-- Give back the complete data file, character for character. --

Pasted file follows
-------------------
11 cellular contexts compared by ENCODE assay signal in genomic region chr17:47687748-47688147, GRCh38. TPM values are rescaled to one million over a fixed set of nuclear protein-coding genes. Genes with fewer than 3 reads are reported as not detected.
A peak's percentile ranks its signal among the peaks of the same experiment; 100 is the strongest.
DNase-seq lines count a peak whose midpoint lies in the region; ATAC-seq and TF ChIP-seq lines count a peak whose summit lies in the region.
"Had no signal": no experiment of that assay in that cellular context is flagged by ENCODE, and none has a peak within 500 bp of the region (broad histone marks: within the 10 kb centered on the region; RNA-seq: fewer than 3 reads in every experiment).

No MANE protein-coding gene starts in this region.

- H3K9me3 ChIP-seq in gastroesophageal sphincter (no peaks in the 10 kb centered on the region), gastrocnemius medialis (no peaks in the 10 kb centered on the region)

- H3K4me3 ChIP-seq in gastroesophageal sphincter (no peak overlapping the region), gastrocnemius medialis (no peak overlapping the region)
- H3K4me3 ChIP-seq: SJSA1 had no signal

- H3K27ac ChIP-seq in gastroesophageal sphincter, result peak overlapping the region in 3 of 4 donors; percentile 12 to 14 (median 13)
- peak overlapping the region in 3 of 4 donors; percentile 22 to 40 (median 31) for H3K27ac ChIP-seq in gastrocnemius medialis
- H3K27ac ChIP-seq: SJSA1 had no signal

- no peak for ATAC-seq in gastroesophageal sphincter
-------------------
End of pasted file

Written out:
11 cellular contexts compared by ENCODE assay signal in genomic region chr17:47687748-47688147, GRCh38. TPM values are rescaled to one million over a fixed set of nuclear protein-coding genes. Genes with fewer than 3 reads are reported as not detected.
A peak's percentile ranks its signal among the peaks of the same experiment; 100 is the strongest.
DNase-seq lines count a peak whose midpoint lies in the region; ATAC-seq and TF ChIP-seq lines count a peak whose summit lies in the region.
"Had no signal": no experiment of that assay in that cellular context is flagged by ENCODE, and none has a peak within 500 bp of the region (broad histone marks: within the 10 kb centered on the region; RNA-seq: fewer than 3 reads in every experiment).

No MANE protein-coding gene starts in this region.

- H3K9me3 ChIP-seq in gastroesophageal sphincter (no peaks in the 10 kb centered on the region), gastrocnemius medialis (no peaks in the 10 kb centered on the region)

- H3K4me3 ChIP-seq in gastroesophageal sphincter (no peak overlapping the region), gastrocnemius medialis (no peak overlapping the region)
- H3K4me3 ChIP-seq: SJSA1 had no signal

- H3K27ac ChIP-seq in gastroesophageal sphincter, result peak overlapping the region in 3 of 4 donors; percentile 12 to 14 (median 13)
- peak overlapping the region in 3 of 4 donors; percentile 22 to 40 (median 31) for H3K27ac ChIP-seq in gastrocnemius medialis
- H3K27ac ChIP-seq: SJSA1 had no signal

- no peak for ATAC-seq in gastroesophageal sphincter